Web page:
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Obituary for Professor Phil Thiel

December 20, 1920 - May 10, 2014

Phil Thiel Portrait


Philip Thiel, Professor Emeritus of Architecture and Urban Planning at the University of Washington, Naval Architect and community activist, died peacefully at home surrounded by family and friends Saturday, May 10, 2014. He was 93 years old.


Thiel left an impact in fields as diverse as naval architecture, architectural design and urban planning pedagogy, environmental psychology and community advocacy for people-centered urban design and development. He published Freehand Drawing (1965), Visual Awareness and Design (1981) and People, Paths and Purposes (1997), which introduced “experiential notation,” or ways to describe the human experience of moving through the built environment.

Through his courses and books he brought passionate commitment, multi-disciplinary intellectual breadth, and analytical rigor to his teaching. He opened students’ eyes to multiple aspects of visual perception, awareness and communication, and introduced them to a design philosophy centered around a rigorous study of the human end-users’ needs, practices and desires. He advocated designing with an understanding of how the built environment affects human use and interaction both physically and psychologically. Indulging his love of exploring new cultures and built environments, over the years he impacted student lives in the thousands through his teaching from Berkeley and Seattle, to Tokyo and Sapporo, Japan, from Arhus, Denmark to Bolivia and Peru.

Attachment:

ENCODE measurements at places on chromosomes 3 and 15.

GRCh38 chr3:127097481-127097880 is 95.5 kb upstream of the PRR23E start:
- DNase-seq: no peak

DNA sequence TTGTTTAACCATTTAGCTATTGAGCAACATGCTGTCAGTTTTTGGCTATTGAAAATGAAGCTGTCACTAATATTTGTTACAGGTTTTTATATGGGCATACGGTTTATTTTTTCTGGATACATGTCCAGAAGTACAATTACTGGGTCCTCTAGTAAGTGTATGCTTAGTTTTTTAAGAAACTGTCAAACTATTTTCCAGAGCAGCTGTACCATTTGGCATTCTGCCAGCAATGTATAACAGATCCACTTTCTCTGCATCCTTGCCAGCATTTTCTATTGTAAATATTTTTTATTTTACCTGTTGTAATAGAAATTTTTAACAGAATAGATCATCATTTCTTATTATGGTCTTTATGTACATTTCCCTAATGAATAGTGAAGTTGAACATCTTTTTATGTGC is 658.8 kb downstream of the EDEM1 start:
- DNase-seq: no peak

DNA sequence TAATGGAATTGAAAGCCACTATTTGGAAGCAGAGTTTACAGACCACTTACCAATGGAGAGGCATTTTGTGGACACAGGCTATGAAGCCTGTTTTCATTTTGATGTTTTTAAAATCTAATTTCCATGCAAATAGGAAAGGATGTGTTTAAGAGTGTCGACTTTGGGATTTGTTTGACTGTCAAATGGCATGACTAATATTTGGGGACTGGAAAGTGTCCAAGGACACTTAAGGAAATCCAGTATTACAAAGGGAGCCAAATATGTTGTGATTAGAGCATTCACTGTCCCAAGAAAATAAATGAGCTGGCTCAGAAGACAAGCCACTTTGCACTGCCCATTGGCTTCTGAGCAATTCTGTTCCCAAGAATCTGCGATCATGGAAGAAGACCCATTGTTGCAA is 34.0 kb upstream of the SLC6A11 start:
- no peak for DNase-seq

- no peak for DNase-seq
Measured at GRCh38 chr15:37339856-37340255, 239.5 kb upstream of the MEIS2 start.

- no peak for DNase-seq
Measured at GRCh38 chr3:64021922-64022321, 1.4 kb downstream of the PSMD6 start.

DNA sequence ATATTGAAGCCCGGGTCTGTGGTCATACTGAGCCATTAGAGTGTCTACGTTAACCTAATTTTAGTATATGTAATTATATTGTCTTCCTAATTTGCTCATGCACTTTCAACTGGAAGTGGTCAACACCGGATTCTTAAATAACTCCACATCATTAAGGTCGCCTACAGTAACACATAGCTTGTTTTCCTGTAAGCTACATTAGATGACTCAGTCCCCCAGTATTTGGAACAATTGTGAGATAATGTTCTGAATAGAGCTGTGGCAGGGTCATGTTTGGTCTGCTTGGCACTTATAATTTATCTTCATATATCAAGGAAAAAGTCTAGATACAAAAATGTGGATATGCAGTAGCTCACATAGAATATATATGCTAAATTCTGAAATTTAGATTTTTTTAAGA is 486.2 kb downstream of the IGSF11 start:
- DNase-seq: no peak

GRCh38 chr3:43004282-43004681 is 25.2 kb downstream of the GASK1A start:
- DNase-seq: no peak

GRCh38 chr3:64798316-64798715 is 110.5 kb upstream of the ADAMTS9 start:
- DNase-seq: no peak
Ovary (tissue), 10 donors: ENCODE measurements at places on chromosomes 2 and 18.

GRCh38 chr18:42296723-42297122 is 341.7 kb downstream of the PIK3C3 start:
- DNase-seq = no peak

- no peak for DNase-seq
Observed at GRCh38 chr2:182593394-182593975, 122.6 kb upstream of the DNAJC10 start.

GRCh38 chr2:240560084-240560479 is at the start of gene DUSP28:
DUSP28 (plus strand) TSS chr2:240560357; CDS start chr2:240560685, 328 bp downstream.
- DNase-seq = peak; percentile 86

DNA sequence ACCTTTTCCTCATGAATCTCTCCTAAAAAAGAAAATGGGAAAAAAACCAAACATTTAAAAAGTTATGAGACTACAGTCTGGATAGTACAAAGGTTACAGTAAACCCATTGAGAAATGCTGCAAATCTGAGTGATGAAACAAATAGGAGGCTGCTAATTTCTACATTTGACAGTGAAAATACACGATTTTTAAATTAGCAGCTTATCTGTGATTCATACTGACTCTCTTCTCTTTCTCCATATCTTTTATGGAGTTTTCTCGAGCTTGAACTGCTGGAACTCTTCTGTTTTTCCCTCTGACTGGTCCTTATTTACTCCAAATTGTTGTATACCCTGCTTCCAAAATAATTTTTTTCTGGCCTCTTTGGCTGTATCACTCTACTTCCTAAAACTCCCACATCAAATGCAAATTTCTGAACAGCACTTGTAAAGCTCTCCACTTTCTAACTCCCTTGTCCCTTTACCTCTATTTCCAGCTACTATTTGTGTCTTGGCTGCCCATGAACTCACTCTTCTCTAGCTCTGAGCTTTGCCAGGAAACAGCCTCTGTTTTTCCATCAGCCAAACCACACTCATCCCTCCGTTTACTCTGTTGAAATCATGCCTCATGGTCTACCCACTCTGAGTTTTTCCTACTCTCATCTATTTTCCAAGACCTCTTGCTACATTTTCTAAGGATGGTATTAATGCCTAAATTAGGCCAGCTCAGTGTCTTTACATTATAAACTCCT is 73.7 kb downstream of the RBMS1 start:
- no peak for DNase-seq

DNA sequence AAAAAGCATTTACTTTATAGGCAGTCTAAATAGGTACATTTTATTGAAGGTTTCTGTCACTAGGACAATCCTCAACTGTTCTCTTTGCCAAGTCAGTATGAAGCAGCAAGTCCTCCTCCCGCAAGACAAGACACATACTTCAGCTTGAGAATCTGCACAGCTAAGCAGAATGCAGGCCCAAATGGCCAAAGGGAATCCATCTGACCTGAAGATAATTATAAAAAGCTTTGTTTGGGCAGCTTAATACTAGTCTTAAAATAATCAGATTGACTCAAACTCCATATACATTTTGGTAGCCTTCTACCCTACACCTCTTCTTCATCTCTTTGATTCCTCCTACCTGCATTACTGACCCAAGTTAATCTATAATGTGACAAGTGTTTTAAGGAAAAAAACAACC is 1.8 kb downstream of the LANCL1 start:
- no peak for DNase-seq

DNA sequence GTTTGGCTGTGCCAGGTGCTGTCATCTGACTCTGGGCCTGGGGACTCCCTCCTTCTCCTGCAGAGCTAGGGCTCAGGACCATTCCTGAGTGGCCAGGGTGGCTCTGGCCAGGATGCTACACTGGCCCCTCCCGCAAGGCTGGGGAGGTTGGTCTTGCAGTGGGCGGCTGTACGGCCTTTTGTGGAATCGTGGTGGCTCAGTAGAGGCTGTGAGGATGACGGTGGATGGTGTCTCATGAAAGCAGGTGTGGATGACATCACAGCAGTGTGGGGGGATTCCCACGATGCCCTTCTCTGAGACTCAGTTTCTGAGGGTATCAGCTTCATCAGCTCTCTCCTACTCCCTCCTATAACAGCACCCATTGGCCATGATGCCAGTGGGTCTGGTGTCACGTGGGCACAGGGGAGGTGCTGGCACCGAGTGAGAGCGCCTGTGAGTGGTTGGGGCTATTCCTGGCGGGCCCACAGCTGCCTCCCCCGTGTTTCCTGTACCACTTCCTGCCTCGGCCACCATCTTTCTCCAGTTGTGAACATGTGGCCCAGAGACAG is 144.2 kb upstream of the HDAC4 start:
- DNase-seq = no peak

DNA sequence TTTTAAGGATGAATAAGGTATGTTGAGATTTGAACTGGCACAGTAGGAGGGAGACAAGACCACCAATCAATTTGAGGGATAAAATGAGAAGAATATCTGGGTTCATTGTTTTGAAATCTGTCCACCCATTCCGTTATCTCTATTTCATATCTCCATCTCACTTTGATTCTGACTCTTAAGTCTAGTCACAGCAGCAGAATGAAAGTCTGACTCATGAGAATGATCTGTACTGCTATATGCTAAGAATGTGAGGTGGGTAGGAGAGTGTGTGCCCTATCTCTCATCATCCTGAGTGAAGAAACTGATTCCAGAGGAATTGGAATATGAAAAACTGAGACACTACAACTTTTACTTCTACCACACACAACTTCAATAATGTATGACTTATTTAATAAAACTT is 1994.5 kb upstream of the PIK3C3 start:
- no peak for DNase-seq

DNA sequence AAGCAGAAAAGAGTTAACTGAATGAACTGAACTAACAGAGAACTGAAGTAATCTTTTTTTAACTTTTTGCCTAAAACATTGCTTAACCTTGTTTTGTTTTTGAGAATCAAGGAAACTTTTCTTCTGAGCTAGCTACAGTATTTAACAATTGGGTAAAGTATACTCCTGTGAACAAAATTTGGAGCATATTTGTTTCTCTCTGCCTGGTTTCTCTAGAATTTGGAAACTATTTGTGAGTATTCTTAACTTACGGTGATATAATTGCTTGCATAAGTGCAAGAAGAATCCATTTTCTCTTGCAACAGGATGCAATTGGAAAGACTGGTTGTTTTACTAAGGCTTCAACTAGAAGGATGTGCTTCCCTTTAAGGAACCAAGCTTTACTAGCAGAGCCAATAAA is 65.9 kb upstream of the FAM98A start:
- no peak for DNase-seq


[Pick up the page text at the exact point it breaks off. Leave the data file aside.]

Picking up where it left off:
Thiel was born in Brooklyn, New York in 1920 to Philip Thiel and Alma Theone (Meyer). As a boy he visited his father at the Brooklyn shipyards, where his father ran a freight forwarding company. Enthralled by the harbour activity of tugboats and freighters, he took a Bachelor of Science in Naval Architecture in 1943 at Webb Institute of Naval Architecture. The last years of World War II he designed ships in Boston to support the war effort. In 1945 he was awarded a patent for a design based on his Webb final thesis which was a prototype for container shipping, the “Sectional Ship.” After the war he spent what he considered halcyon days working with sixth-generation wooden boat builder, Dana Story, at the famed Story family shipyard in Essex before going on to take a Masters of Science in Naval Architecture at University of Michigan in 1948.

Invited to teach naval architecture at Massachusetts Institute of Technology, he met artist and theorist György Kepes, who was teaching visual design in a program that later became MIT's Center for Advanced Visual Studies. Inspired by Kepes’ theories on visual perception and communication, he quit his job teaching to study “dry land architecture,” completing his Bachelor of Science in Architecture in 1952. He joked, “I was the only person to come to MIT as a professor and leave as a student.” While at MIT, Thiel was also able to work with Kevin Lynch, and was influenced by his studies of the human understanding of urban space. This would eventually lead in 1969 to his co-founding the first interdisciplinary journal focused on person/environment relationships, Environment and Behavior, with Gary Winkel and Francis Ventner. Following MIT, Thiel worked briefly at Bauhaus architects Marcel Breuer’s office in New York and Walter Gropius’ office, The Architects’ Collaborative (TAC) in Cambridge before deciding his heart was in teaching and academia.